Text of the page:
Taking into account all fines, fees, IID costs, and increased insurance premiums, the total five-year cost of a 2nd OVI offense in Ohio is easily over $15,000

How to avoid jail time for a 2nd DUI in Ohio

If you’re facing a 2nd OVI conviction in Ohio, there are options to help lower your jail time and reduce the steep administrative penalties: 
  • Hire a defense attorney. Reducing jail time in a 2nd OVI conviction is difficult. Having a skilled attorney who is familiar with OVI cases will be essential to help you serve less jail time. 
  • Plead guilty to a “wet reckless” charge. Pleading to a lesser offense could lead to lesser penalties and can help you avoid jail time altogether.
If you are convicted of a 2nd offense OVI in Ohio, jail time is mandatory in most cases. However, a skilled defense attorney may be able to help you get the charges dropped by arguing that the arresting officer didn’t follow the correct procedures. 
Alternatively, drivers can make a “wet reckless” plea deal in place of the OVI charge. In Ohio, this refers to pleading guilty to reckless driving to lower the penalties you’ll face. Keep in mind that whether you can plead to wet reckless is up to the prosecution. The penalties of this conviction are limited to:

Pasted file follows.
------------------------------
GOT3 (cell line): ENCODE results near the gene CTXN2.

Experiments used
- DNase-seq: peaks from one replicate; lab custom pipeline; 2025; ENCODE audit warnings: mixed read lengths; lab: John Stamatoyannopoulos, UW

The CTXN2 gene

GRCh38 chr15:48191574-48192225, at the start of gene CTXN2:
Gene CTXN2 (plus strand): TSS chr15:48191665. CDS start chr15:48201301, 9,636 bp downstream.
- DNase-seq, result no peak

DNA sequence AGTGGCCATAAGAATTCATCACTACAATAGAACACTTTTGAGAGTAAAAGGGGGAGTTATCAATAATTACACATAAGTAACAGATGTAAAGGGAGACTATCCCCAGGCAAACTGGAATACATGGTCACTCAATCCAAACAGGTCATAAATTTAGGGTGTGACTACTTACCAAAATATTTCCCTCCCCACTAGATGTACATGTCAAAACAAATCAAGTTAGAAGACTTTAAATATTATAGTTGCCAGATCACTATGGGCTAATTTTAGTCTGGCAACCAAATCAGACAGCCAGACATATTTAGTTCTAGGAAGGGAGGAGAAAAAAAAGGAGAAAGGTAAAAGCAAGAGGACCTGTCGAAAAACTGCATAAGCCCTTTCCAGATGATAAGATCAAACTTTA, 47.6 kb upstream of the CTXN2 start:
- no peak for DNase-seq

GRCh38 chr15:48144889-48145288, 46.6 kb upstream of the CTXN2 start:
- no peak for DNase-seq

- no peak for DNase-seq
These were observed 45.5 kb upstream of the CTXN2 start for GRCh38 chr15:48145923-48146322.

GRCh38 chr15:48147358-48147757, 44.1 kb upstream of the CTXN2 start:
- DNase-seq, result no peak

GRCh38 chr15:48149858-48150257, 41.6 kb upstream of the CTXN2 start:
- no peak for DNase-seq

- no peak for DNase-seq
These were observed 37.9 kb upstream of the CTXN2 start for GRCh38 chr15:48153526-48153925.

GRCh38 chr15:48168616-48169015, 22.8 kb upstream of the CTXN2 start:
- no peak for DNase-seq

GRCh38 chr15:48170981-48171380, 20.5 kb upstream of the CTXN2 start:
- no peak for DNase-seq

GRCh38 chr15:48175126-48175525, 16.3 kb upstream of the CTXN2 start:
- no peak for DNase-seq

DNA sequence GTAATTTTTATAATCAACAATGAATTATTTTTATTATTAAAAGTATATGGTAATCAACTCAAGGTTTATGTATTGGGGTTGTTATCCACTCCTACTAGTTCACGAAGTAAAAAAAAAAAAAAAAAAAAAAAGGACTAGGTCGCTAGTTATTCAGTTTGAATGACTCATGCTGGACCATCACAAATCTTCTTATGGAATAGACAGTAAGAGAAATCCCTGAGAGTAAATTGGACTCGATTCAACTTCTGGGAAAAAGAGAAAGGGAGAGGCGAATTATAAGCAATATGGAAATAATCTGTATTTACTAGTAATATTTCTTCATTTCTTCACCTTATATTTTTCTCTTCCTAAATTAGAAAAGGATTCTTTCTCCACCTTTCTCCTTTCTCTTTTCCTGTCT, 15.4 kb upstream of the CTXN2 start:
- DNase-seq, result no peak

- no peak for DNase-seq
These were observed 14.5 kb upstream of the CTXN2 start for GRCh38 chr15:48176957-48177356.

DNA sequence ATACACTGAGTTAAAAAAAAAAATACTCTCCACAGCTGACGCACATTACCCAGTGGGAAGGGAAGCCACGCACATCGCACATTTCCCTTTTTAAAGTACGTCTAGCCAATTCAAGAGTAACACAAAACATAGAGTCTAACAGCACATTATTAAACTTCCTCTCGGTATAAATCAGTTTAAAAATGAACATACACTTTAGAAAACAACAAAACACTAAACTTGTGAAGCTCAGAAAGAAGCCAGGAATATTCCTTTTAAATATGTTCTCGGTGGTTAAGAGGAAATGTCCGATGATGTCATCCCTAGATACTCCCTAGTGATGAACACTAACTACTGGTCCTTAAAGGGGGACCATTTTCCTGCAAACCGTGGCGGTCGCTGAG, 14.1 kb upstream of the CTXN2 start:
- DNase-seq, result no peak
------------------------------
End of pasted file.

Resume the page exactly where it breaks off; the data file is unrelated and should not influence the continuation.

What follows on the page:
• Three days in jail or completion of a 72-hour driver intervention program
  • $375 to $1,075 in fines
  • Six months to three years license suspension
  • Ignition interlock device
As you can see, the penalties are far less severe, but they will vary depending on your criminal record. Although there is still a short jail sentence, a wet reckless conviction significantly reduces your long-term costs. 
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FAQs

No. A 2nd offense OVI in Ohio is considered a first-degree misdemeanor.
In general, there is a minimum of 10 days mandatory jail time for a 2nd offense OVI in Ohio. However, it is possible to reduce jail time by participating in a “Community Control Sanction” program, house arrest, and electronic alcohol monitoring.